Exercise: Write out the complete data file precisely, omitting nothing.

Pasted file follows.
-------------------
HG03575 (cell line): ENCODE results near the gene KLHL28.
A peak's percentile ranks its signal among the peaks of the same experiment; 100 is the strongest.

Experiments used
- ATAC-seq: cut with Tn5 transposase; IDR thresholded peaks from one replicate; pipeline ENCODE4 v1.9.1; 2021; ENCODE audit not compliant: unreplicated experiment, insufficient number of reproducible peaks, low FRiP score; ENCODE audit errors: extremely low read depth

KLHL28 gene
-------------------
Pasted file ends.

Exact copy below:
HG03575 (cell line): ENCODE results near the gene KLHL28.
A peak's percentile ranks its signal among the peaks of the same experiment; 100 is the strongest.

Experiments used
- ATAC-seq: cut with Tn5 transposase; IDR thresholded peaks from one replicate; pipeline ENCODE4 v1.9.1; 2021; ENCODE audit not compliant: unreplicated experiment, insufficient number of reproducible peaks, low FRiP score; ENCODE audit errors: extremely low read depth

KLHL28 gene